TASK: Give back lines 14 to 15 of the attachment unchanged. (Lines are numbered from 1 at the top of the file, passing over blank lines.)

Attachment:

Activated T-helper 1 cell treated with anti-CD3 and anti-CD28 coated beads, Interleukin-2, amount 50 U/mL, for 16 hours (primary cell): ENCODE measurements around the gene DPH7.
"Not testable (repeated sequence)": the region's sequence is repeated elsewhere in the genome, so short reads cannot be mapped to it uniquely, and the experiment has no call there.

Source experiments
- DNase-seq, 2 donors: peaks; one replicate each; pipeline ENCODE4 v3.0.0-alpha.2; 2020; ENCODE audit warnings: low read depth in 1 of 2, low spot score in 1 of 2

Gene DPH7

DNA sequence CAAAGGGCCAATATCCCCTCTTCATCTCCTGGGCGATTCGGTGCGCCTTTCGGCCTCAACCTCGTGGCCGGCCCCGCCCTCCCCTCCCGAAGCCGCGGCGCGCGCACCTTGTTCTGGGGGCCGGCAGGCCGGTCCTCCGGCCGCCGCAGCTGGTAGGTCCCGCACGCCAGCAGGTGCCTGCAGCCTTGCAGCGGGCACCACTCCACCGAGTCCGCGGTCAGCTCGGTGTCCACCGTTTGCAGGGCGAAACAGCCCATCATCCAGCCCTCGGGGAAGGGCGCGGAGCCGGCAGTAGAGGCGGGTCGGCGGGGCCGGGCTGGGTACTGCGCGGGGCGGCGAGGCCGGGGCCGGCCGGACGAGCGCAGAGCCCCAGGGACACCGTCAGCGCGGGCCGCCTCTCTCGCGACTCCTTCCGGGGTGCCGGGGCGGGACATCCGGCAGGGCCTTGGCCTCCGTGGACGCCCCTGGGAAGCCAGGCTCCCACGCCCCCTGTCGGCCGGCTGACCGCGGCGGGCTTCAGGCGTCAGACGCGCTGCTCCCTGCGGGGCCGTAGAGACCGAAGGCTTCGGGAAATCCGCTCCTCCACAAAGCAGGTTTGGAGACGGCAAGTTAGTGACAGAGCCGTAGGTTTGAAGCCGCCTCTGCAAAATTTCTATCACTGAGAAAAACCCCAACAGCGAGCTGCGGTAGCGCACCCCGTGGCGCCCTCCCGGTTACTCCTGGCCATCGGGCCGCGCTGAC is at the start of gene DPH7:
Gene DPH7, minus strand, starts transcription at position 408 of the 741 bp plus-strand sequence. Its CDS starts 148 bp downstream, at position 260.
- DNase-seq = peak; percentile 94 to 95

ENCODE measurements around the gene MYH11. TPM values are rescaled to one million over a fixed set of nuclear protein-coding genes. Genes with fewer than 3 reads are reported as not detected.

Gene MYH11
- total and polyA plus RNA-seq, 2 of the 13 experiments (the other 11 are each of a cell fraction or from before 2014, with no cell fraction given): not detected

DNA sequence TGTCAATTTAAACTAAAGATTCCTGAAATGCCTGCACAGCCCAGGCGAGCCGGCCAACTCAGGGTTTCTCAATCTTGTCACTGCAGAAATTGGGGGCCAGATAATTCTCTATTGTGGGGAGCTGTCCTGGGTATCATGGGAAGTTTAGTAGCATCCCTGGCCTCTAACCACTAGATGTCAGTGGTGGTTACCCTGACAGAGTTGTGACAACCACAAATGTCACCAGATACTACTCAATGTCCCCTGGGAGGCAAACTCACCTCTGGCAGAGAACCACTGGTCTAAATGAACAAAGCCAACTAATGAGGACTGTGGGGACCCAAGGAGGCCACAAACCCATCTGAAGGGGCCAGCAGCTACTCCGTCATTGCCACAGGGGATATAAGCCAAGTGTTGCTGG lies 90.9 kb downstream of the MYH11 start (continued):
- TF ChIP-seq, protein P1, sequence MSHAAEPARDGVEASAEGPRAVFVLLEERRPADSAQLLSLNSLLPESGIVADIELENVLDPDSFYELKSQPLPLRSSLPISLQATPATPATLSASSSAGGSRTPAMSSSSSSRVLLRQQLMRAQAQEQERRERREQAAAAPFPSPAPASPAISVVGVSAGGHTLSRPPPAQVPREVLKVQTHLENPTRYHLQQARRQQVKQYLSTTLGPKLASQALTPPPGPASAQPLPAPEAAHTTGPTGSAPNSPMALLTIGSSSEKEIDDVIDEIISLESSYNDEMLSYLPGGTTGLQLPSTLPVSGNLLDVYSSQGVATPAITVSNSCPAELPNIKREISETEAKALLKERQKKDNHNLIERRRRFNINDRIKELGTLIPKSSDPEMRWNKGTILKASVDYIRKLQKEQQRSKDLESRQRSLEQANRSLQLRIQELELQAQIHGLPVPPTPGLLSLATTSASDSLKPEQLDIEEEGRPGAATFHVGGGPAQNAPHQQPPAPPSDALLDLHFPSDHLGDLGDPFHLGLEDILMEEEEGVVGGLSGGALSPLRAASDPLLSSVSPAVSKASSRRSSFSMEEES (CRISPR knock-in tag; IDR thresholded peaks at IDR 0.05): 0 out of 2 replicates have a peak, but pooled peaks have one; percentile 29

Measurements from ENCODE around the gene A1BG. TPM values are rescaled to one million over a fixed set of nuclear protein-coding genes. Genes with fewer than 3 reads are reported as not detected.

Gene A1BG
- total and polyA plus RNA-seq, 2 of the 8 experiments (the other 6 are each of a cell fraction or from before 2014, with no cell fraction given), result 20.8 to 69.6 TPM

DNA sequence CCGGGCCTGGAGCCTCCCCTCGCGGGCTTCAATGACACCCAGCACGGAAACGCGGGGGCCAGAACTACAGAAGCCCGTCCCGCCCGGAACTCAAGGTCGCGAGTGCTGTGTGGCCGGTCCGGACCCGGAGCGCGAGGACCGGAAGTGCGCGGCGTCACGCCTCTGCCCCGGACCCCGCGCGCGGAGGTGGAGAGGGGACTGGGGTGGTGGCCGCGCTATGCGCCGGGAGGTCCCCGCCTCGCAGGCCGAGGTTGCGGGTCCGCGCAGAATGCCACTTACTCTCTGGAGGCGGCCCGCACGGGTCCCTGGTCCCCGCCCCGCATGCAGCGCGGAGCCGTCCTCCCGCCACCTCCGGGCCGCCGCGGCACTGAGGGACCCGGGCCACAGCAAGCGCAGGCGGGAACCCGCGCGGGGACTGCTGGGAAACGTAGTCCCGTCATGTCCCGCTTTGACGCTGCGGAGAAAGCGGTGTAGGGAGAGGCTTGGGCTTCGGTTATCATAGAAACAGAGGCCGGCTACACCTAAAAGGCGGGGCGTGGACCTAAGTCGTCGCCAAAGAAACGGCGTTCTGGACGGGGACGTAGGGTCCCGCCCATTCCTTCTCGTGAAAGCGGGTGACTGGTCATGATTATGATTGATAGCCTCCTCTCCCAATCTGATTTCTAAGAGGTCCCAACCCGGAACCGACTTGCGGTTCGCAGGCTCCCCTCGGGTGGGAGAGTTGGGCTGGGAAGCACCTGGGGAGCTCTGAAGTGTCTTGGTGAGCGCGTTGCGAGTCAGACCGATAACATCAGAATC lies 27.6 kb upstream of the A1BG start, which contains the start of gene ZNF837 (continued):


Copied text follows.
Measurements from ENCODE around the gene A1BG. TPM values are rescaled to one million over a fixed set of nuclear protein-coding genes. Genes with fewer than 3 reads are reported as not detected.

Gene A1BG